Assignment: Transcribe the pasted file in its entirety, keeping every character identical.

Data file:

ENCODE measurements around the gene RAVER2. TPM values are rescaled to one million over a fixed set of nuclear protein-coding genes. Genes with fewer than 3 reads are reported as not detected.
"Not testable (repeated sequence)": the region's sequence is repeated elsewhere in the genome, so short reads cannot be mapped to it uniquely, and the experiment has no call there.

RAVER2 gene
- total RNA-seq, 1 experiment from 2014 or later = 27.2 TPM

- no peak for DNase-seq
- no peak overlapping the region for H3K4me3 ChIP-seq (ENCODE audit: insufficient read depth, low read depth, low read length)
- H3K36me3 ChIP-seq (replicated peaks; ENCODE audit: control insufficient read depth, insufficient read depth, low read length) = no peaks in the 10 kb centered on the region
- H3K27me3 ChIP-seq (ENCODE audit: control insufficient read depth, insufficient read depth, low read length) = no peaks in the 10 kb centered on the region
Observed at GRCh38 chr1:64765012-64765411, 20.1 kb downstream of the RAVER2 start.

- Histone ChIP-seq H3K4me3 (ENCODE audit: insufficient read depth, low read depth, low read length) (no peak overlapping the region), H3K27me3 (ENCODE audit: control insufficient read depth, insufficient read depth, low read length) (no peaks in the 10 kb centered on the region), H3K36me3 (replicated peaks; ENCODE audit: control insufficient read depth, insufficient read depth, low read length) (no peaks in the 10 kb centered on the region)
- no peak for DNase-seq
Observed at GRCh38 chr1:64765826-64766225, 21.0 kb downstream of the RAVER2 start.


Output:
ENCODE measurements around the gene RAVER2. TPM values are rescaled to one million over a fixed set of nuclear protein-coding genes. Genes with fewer than 3 reads are reported as not detected.
"Not testable (repeated sequence)": the region's sequence is repeated elsewhere in the genome, so short reads cannot be mapped to it uniquely, and the experiment has no call there.

RAVER2 gene
- total RNA-seq, 1 experiment from 2014 or later = 27.2 TPM

- no peak for DNase-seq
- no peak overlapping the region for H3K4me3 ChIP-seq (ENCODE audit: insufficient read depth, low read depth, low read length)
- H3K36me3 ChIP-seq (replicated peaks; ENCODE audit: control insufficient read depth, insufficient read depth, low read length) = no peaks in the 10 kb centered on the region
- H3K27me3 ChIP-seq (ENCODE audit: control insufficient read depth, insufficient read depth, low read length) = no peaks in the 10 kb centered on the region
Observed at GRCh38 chr1:64765012-64765411, 20.1 kb downstream of the RAVER2 start.

- Histone ChIP-seq H3K4me3 (ENCODE audit: insufficient read depth, low read depth, low read length) (no peak overlapping the region), H3K27me3 (ENCODE audit: control insufficient read depth, insufficient read depth, low read length) (no peaks in the 10 kb centered on the region), H3K36me3 (replicated peaks; ENCODE audit: control insufficient read depth, insufficient read depth, low read length) (no peaks in the 10 kb centered on the region)
- no peak for DNase-seq
Observed at GRCh38 chr1:64765826-64766225, 21.0 kb downstream of the RAVER2 start.